- Expectations: If you’re banging a 580 credit score while making $35,000 a year, don’t expect to miraculously have people banging down your internet door to fund a $25,000 loan. Prosper will calculate your Debt to Income ratio which limits you to what you can reasonably borrow. Prosper’s goal is to keep the marketplace running and to minimize defaults for everyone’s good!
- Don’t Come Across As Desperate: The more desperate in your application you sound, the less likely an investor will lend you money. You’ve got to have a confident, matter-of-fact tone in your writing. Have your parents or loved one review your application. Do not whine about why life is unfair. Be as confident as possible that you will utilize the money for a necessity and pay them back.
RESPECT THE CONTRACT
Understand that someone will be lending their hard-earned money to help make your financial situation better. They believe in your story and are therefore taking a leap of faith to help you. The lender is also trying to improve their financial situation. By defaulting on your loan, you are directly hurting someone else as a result.
The P2P lending marketplace is often times a second chance for those who’ve gone through financial difficulty. Please always honor your borrowing contract on Prosper. If you fail to repay your debt, your credit score will get smashed, and your social capital will be ruined to a point where you will run out of places to ever borrow money again.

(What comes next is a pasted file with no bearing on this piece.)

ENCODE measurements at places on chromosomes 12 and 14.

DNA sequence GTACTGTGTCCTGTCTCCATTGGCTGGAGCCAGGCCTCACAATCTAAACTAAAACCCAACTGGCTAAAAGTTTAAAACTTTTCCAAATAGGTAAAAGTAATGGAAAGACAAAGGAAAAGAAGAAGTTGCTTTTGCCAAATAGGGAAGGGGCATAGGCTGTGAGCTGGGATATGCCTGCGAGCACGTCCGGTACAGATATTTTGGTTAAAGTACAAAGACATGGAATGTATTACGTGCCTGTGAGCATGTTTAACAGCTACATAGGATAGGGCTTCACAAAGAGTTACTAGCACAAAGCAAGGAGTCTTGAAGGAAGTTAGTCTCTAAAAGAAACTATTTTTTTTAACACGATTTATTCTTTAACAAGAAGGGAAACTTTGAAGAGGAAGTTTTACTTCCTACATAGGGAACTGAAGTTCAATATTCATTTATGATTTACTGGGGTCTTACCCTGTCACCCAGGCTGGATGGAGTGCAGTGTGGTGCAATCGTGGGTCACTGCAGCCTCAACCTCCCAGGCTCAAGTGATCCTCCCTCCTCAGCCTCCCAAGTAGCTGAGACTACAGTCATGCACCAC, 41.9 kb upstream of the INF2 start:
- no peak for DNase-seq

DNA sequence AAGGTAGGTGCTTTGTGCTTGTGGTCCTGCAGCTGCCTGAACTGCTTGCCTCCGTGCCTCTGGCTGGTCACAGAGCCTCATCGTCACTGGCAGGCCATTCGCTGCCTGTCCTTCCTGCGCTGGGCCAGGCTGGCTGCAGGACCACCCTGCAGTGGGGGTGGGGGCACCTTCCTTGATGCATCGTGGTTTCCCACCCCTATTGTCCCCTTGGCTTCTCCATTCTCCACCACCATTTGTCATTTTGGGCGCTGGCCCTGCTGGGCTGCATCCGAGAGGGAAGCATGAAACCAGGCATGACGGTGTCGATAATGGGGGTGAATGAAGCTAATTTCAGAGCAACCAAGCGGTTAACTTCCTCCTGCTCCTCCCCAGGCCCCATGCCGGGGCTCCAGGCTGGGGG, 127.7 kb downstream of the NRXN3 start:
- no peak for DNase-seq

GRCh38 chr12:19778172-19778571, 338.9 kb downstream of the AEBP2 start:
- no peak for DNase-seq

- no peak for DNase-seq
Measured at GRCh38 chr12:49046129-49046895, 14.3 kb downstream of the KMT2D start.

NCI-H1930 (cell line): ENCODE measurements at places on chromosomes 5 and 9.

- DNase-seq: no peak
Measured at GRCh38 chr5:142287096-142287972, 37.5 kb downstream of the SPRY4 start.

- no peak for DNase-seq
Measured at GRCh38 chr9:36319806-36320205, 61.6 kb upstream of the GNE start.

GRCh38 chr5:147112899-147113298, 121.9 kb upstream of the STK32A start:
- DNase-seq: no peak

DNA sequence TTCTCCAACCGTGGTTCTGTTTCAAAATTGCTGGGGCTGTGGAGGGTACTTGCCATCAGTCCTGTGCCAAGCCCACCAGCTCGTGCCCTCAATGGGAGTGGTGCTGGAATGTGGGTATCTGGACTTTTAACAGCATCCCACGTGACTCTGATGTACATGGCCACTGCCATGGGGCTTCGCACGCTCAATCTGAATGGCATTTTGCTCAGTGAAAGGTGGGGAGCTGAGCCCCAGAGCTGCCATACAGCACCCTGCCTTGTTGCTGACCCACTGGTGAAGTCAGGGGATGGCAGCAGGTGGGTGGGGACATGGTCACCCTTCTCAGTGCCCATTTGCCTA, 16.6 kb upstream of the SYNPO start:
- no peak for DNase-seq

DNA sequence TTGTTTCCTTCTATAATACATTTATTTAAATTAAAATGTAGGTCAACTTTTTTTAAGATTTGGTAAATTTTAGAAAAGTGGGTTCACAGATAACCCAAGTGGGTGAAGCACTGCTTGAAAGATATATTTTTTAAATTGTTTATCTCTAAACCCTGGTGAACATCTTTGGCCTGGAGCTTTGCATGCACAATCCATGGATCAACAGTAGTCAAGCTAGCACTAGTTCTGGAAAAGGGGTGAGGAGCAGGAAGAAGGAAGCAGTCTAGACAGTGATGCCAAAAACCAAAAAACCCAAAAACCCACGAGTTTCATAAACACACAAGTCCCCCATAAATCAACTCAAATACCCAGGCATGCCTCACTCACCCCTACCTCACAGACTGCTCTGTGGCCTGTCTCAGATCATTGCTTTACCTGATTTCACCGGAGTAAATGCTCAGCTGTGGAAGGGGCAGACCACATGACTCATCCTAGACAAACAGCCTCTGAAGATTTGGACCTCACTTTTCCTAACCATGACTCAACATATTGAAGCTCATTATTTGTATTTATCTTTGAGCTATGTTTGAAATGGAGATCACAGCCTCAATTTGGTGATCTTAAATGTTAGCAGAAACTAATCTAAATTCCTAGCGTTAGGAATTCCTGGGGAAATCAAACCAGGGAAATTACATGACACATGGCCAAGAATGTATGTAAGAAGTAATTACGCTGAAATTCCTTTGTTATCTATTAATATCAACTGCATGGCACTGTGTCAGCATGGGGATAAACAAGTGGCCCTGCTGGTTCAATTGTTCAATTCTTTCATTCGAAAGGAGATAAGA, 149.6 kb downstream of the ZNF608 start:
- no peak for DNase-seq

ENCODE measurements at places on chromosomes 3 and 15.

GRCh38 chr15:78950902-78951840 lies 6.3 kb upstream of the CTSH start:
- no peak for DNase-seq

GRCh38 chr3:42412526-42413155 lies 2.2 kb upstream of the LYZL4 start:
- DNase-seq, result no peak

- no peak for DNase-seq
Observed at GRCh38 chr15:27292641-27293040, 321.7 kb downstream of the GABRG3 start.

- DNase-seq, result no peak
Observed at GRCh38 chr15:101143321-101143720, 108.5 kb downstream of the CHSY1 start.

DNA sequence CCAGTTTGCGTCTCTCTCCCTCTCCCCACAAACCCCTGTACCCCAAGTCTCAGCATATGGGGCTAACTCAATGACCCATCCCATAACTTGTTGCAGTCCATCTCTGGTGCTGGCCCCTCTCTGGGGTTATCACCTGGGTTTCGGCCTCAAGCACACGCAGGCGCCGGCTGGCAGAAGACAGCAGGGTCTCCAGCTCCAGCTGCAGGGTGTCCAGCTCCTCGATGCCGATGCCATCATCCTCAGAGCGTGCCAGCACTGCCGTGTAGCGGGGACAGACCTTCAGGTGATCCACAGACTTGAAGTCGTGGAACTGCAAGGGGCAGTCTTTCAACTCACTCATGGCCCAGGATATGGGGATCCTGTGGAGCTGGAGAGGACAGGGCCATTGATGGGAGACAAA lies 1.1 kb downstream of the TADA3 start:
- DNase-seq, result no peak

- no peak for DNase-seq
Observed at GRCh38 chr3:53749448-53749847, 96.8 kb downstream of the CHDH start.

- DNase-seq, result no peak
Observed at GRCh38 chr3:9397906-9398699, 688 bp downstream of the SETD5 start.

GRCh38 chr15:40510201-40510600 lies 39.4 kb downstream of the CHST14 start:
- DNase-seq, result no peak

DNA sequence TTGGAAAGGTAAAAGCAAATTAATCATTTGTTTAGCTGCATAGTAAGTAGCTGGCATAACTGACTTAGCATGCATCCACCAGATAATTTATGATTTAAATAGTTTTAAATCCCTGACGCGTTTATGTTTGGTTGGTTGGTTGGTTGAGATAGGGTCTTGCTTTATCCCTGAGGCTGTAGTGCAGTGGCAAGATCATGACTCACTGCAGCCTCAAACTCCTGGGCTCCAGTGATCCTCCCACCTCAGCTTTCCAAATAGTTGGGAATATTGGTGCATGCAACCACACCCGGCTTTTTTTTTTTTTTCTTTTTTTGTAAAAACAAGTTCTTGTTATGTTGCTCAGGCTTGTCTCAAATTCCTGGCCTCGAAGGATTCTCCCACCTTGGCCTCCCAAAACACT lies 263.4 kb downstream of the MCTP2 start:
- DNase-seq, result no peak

If you are interested in investing from Lending Club click here. They’ll ask you for the purpose of the loan, loan size, estimated credit score and basic information to see if you qualify. I encourage you to leverage P2P mainly for consolidating your higher interest loans. Borrowing to go to Hawaii on vacation is not a wise choice, nor is borrowing to buy a new 2013 Mercedes SL550 in the picture above.
If you are interested in being a lender just be warned, investing in P2P lending can get addicting because it is a lot of fun analyzing profiles to make a greater return on your money.
Wealth Building Recommendation
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About the Author: Sam began investing his own money ever since he first opened a Charles Schwab brokerage account online in 1995. Sam loved investing so much that he decided to make a career out of investing by spending the next 13 years after college on Wall Street. During this time, Sam received his MBA from UC Berkeley with a focus on finance and real estate. He also became Series 7 and Series 63 registered. In 2012, Sam was able to retire at the age of 35 largely due to his investments that now generate over six figures a year in passive income. Sam now spends his time playing tennis, spending time with family, and writing online to help others achieve financial freedom.
Ranking The Best Passive Income Investments (P2P is actually ranked the lowest)